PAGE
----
HEADLINE China starts test run of world's first railless train for urban passenger transport


China starts test run of world's first railless train for urban passenger transport

By Xing Xue from People's Daily

18:16, October 28, 2017

The world's first railless train for urban passenger transport, the Autonomous Rail Rapid Transit (ART), started a test run recently in Zhuzhou, Central China's Hunan Province.


The world's first railless train undergoes test operations on October 23. (Photo by People's Daily Online)

The basic construction of the Phase-1 project of a demonstration line has been completed, marking the operation of the world's first intelligent rail system that runs on a virtual track.

 With a length of 32 meters, the ART train runs at a maximum speed of 70 kilometers per hour. It can travel 25 kilometers after 10 minutes’charge. 

Operating in a flexible manner, the ART can adjust the number of carriages in accordance with passenger traffic. It can hold 300 passengers in a three-carriage unit and 500 in a five-carriage unit.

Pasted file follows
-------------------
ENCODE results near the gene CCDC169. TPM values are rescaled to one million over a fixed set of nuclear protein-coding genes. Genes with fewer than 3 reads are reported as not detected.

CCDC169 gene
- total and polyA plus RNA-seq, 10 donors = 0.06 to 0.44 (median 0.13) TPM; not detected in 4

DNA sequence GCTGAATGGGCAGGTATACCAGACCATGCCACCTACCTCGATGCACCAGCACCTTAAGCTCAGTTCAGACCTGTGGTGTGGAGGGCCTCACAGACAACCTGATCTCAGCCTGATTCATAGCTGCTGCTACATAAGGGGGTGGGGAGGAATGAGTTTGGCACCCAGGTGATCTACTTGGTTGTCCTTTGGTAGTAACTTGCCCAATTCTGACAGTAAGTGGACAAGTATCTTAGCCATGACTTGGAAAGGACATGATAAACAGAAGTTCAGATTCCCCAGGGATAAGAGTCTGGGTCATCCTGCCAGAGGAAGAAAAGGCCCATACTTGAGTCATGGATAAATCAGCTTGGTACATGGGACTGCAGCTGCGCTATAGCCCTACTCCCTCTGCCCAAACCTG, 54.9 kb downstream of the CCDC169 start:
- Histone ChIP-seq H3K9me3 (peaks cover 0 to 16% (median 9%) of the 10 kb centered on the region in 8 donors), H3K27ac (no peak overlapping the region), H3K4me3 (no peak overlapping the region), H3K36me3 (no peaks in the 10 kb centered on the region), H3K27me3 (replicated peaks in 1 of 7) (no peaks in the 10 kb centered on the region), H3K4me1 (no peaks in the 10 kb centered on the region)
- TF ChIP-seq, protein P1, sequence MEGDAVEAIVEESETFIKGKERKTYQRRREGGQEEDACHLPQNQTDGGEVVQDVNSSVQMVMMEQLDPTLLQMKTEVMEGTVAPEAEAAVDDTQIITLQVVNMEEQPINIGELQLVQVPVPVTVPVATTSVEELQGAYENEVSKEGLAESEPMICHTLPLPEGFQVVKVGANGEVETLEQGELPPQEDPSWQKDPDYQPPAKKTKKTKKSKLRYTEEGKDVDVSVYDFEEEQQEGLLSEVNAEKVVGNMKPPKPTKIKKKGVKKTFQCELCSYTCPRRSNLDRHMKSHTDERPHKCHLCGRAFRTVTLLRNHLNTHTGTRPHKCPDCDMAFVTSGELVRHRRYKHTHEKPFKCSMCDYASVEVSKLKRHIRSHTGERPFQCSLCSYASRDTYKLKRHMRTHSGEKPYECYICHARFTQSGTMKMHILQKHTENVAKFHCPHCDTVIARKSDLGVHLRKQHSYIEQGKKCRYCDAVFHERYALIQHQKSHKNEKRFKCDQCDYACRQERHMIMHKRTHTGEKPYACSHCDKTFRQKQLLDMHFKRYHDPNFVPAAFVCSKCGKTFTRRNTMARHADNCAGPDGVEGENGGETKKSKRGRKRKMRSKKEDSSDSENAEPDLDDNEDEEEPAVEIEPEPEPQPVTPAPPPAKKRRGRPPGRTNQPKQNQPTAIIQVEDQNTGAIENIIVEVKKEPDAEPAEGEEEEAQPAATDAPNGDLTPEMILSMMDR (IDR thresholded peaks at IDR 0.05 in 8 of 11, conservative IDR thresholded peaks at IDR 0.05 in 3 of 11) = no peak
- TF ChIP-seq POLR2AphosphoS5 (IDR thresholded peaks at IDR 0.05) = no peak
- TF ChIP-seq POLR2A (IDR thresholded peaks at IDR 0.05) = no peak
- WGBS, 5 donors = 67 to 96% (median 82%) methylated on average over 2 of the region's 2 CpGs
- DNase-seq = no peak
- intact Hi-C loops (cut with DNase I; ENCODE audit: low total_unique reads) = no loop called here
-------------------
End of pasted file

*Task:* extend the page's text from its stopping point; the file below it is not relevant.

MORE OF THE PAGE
Combining the advantages of modern trams and buses, the ART train replaces steel wheels with rubber tires. Thanks to the self-developed virtual rail technology of CRRC Zhuzhou Institute, the ART trains able to run on roads with no visible track. 

Equipped with sensors, the ART vehicles can adjust traction, brake and steer automatically so as to keep carriages running along the planned routes. 

Being an innovative urban transport system, the ART is also equipped with cutting-edge technologies including autopilot, permanent magnet traction control and a super-capacitor. 

The ART system can be put into operation after minor reconstruction of the roads, and it only takes a year for an ART route to begin operation from the planning stage. 

The cost of such system is only one-fifth that of a modern tram system, which means it will save at least 1 billion yuan ($151 million) on every 10-kilometer route. 

The ART system was unveiled by CRRC Zhuzhou Institute this June with the aim of easing pressure on public transport in smaller cities, reducing infrastructure and operating costs as well as improving route arrangements. The first three ART trams will go into regular service starting next year.

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